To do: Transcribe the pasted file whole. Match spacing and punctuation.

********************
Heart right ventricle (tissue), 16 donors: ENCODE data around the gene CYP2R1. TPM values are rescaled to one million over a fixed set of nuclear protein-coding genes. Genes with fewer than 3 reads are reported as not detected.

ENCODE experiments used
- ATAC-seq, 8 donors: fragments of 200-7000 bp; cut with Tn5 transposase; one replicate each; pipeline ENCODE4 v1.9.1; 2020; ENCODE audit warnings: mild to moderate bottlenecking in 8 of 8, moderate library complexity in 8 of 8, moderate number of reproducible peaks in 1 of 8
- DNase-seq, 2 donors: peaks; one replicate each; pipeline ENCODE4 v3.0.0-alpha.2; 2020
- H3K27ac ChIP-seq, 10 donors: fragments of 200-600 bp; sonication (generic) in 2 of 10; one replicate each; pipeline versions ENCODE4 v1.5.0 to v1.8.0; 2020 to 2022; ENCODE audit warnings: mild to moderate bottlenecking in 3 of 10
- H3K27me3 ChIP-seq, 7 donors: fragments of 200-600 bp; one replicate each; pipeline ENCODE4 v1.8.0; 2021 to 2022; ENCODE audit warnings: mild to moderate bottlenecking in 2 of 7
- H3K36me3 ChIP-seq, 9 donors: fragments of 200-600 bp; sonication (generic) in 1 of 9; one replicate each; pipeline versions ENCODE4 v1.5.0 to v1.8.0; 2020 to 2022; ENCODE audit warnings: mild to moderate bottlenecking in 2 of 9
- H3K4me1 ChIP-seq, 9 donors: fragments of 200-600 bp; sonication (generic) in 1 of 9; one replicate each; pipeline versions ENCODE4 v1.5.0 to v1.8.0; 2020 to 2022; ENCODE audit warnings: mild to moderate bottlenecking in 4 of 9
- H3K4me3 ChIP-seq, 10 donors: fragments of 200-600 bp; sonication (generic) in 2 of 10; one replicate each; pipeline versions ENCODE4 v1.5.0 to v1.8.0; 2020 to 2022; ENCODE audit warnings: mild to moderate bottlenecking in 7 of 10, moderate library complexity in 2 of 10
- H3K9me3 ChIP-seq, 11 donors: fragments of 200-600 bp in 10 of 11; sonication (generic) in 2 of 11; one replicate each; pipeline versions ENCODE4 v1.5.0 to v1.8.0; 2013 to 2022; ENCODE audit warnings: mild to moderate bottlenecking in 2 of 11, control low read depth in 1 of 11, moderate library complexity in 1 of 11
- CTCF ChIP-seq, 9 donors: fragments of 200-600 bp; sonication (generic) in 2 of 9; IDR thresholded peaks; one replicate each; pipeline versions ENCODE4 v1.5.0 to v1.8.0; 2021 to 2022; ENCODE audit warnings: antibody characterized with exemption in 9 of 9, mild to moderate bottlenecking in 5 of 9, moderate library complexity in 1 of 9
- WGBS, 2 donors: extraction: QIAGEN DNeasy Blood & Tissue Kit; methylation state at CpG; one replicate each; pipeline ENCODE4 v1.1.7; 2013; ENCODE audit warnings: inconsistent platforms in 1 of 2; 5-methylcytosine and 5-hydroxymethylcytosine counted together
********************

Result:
Heart right ventricle (tissue), 16 donors: ENCODE data around the gene CYP2R1. TPM values are rescaled to one million over a fixed set of nuclear protein-coding genes. Genes with fewer than 3 reads are reported as not detected.

ENCODE experiments used
- ATAC-seq, 8 donors: fragments of 200-7000 bp; cut with Tn5 transposase; one replicate each; pipeline ENCODE4 v1.9.1; 2020; ENCODE audit warnings: mild to moderate bottlenecking in 8 of 8, moderate library complexity in 8 of 8, moderate number of reproducible peaks in 1 of 8
- DNase-seq, 2 donors: peaks; one replicate each; pipeline ENCODE4 v3.0.0-alpha.2; 2020
- H3K27ac ChIP-seq, 10 donors: fragments of 200-600 bp; sonication (generic) in 2 of 10; one replicate each; pipeline versions ENCODE4 v1.5.0 to v1.8.0; 2020 to 2022; ENCODE audit warnings: mild to moderate bottlenecking in 3 of 10
- H3K27me3 ChIP-seq, 7 donors: fragments of 200-600 bp; one replicate each; pipeline ENCODE4 v1.8.0; 2021 to 2022; ENCODE audit warnings: mild to moderate bottlenecking in 2 of 7
- H3K36me3 ChIP-seq, 9 donors: fragments of 200-600 bp; sonication (generic) in 1 of 9; one replicate each; pipeline versions ENCODE4 v1.5.0 to v1.8.0; 2020 to 2022; ENCODE audit warnings: mild to moderate bottlenecking in 2 of 9
- H3K4me1 ChIP-seq, 9 donors: fragments of 200-600 bp; sonication (generic) in 1 of 9; one replicate each; pipeline versions ENCODE4 v1.5.0 to v1.8.0; 2020 to 2022; ENCODE audit warnings: mild to moderate bottlenecking in 4 of 9
- H3K4me3 ChIP-seq, 10 donors: fragments of 200-600 bp; sonication (generic) in 2 of 10; one replicate each; pipeline versions ENCODE4 v1.5.0 to v1.8.0; 2020 to 2022; ENCODE audit warnings: mild to moderate bottlenecking in 7 of 10, moderate library complexity in 2 of 10
- H3K9me3 ChIP-seq, 11 donors: fragments of 200-600 bp in 10 of 11; sonication (generic) in 2 of 11; one replicate each; pipeline versions ENCODE4 v1.5.0 to v1.8.0; 2013 to 2022; ENCODE audit warnings: mild to moderate bottlenecking in 2 of 11, control low read depth in 1 of 11, moderate library complexity in 1 of 11
- CTCF ChIP-seq, 9 donors: fragments of 200-600 bp; sonication (generic) in 2 of 9; IDR thresholded peaks; one replicate each; pipeline versions ENCODE4 v1.5.0 to v1.8.0; 2021 to 2022; ENCODE audit warnings: antibody characterized with exemption in 9 of 9, mild to moderate bottlenecking in 5 of 9, moderate library complexity in 1 of 9
- WGBS, 2 donors: extraction: QIAGEN DNeasy Blood & Tissue Kit; methylation state at CpG; one replicate each; pipeline ENCODE4 v1.1.7; 2013; ENCODE audit warnings: inconsistent platforms in 1 of 2; 5-methylcytosine and 5-hydroxymethylcytosine counted together